Retracements are price moves that are opposite to the primary trend. In a bull market, retracements are the short declines that interrupt the long-term trend of rising prices. Bear market retracements are short up moves.
While traders usually think of retracements in terms of price, the concept can also be applied to time. Prices spend most of the time rising in a bull market, and they will retrace advances over shorter periods of time. The reverse is also true, with shorter bounces in a longer bear market decline.
Market moves are usually measured using both price and time. Traders may say that a stock has gone up 15% over the past three weeks. Since prices move both up and down, we would expect the price advance to be partly retraced, and that decline should last for a short period of time in a bull market.
Fibonacci ratios can be applied to either price or time to help define retracements. In either case, the key ratios of 38.2% and 61.8% would be expected to have significance on the chart. Those levels serve as resistance to price advances in a bear market and offer price support on a decline in a bull market.
For example, if prices fell 100 points, traders would look for a retracement to deliver a gain of about 38 points in a subsequent price bounce. From a time perspective, a retracement following a three-week decline should last six to nine days (38.2% of 15 days is 5.73 days and 61.8% is 9.27).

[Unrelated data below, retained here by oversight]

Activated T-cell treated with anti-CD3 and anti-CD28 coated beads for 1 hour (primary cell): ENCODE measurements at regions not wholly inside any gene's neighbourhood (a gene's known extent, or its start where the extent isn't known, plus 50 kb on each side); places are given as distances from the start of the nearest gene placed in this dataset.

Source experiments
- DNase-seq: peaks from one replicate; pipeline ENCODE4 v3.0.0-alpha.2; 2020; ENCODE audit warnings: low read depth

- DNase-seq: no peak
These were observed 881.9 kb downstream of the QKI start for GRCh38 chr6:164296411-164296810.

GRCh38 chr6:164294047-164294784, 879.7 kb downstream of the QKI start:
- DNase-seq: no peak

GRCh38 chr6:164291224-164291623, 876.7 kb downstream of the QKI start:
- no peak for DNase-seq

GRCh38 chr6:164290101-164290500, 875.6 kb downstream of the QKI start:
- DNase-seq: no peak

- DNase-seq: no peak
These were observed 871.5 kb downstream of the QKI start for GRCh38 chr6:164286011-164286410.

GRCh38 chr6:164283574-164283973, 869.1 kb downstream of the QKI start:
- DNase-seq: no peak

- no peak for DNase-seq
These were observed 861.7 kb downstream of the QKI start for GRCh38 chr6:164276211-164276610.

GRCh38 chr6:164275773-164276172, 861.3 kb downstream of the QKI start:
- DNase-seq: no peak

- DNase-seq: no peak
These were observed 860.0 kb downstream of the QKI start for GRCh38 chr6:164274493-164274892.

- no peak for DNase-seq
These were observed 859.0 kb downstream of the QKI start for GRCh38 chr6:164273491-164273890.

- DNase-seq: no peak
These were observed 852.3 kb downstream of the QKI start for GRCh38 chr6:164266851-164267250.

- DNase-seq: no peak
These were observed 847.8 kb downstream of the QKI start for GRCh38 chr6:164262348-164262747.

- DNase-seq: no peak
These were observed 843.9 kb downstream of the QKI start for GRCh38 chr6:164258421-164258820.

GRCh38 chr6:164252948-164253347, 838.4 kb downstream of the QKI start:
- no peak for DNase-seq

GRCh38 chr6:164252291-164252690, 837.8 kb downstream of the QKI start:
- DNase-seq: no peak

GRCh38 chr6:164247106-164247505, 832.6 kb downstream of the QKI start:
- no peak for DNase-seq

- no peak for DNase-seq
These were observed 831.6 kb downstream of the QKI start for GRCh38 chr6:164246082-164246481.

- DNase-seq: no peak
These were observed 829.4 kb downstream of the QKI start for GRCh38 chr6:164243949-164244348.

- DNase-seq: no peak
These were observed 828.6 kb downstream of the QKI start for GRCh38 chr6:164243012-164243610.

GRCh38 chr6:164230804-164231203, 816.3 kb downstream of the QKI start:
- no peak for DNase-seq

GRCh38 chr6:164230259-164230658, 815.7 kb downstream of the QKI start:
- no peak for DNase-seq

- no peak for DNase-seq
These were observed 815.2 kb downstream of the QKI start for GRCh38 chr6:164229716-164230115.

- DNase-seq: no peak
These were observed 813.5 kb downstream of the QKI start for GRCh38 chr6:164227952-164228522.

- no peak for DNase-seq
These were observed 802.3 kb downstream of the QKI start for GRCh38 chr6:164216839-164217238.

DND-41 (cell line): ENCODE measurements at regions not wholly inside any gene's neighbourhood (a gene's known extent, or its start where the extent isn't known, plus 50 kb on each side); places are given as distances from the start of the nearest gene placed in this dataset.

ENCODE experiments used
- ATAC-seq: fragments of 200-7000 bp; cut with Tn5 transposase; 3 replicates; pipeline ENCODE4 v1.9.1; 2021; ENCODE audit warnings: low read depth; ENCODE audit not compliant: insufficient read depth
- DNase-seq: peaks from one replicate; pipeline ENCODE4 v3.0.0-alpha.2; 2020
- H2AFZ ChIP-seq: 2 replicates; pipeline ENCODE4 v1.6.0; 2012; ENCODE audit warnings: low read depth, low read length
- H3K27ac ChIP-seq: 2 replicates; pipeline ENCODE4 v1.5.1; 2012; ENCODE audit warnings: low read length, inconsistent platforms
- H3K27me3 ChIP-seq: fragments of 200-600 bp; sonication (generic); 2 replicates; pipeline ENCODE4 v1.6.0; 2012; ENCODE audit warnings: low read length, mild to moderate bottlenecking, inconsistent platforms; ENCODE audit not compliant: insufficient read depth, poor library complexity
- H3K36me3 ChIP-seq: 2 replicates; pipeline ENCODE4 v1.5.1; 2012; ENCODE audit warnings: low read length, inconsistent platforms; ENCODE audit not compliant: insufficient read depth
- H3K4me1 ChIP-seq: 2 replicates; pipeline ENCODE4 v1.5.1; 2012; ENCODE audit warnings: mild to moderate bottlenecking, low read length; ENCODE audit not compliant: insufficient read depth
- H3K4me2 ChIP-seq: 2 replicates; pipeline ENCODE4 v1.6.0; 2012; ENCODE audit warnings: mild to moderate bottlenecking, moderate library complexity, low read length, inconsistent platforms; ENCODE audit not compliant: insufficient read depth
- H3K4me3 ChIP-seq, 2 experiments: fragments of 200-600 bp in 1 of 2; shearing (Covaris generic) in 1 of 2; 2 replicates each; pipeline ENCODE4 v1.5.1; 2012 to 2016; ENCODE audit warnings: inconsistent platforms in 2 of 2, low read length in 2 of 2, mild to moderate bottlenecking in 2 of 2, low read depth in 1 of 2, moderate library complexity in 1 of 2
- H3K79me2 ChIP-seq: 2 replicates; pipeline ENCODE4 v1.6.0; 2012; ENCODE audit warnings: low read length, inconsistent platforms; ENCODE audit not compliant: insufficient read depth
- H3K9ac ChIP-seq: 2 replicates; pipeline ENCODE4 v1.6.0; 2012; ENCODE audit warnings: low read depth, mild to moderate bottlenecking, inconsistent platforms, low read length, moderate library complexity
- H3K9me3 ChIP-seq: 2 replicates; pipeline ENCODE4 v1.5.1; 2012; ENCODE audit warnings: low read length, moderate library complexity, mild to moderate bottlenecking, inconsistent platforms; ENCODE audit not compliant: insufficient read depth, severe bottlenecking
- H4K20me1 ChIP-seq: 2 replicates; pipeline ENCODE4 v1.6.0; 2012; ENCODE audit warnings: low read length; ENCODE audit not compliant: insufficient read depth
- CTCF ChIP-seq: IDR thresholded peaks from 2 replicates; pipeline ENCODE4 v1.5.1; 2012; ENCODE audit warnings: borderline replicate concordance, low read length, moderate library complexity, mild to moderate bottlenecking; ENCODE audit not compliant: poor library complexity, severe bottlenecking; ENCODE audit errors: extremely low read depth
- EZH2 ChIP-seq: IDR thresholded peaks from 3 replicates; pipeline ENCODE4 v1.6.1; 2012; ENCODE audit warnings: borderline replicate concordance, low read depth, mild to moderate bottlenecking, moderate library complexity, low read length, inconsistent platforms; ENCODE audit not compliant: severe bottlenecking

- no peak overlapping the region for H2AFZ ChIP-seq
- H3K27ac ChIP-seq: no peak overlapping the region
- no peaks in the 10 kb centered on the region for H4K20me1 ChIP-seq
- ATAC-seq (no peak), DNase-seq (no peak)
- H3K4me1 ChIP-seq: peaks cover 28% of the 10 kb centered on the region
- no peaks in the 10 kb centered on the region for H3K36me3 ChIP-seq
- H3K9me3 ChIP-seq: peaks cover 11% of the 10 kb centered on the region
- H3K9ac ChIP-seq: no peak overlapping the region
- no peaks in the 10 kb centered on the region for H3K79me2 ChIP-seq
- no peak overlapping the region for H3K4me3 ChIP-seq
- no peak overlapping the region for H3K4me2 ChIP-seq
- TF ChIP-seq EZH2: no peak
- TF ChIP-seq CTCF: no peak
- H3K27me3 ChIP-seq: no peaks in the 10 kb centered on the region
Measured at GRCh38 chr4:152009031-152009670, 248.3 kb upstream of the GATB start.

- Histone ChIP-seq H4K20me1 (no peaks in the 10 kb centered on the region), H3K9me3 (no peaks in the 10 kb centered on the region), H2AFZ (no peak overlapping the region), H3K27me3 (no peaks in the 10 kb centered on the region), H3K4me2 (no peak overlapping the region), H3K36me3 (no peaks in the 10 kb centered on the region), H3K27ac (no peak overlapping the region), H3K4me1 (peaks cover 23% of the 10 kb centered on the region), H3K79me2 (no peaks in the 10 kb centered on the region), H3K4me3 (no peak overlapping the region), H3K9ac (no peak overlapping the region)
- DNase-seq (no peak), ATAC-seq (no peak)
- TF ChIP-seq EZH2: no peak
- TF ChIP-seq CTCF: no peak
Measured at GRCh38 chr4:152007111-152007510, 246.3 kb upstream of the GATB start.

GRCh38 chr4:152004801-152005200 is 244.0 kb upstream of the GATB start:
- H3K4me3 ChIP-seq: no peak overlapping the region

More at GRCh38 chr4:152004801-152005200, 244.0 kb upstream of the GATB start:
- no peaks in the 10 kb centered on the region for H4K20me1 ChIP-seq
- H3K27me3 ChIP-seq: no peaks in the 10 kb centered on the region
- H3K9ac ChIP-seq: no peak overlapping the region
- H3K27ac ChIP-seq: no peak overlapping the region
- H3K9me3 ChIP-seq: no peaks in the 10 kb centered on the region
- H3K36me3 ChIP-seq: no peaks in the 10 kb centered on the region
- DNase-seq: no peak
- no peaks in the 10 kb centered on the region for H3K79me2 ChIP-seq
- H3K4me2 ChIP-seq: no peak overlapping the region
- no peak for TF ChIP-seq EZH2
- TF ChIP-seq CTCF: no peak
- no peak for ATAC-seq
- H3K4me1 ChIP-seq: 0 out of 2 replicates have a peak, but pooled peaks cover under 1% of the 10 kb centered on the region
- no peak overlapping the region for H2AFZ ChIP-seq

How Traders Use It
When applied to price, Fibonacci retracement levels are expected to forecast support or resistance levels. An example of price retracements is included in the definition of Fibonacci ratios. When applied to the time scale of a chart, Fibonacci retracements are used to forecast the times when a market reversal is likely to occur.
To apply this idea, traders can measure the amount of time a market takes to move from a low to a high. Fibonacci ratios can then be added to the chart from the time when price peaked, and important trend reversals should be expected to occur on days associated with Fibonacci ratios. If a price advance lasted 100 days, price reversals could be expected to last about 38 and 62 days.
The example below shows the bull market move that pushed crude oil to an all-time high in 2008. The price advance lasted 78 weeks. The initial decline unfolded over 30 weeks (38% of 78 weeks). Prices resumed their decline 48 weeks (62% of 78 weeks) after the peak.
Momentum indicators, including the 26-week rate of change (ROC) and Moving Average Convergence/Divergence (MACD), confirmed the price reversals in crude oil. Traders incorporating Fibonacci retracements based on time would have been able to catch the major market turns.
Why It Matters To Traders
Traders have few tools that project precise time targets, which make Fibonacci retracements a useful addition to the trader's toolbox. Knowing that a trend change is expected at a certain time, the trader can watch other indicators, such as momentum, to capture as much of the trend as possible.
(This article originally appeared on ProfitableTrading.com)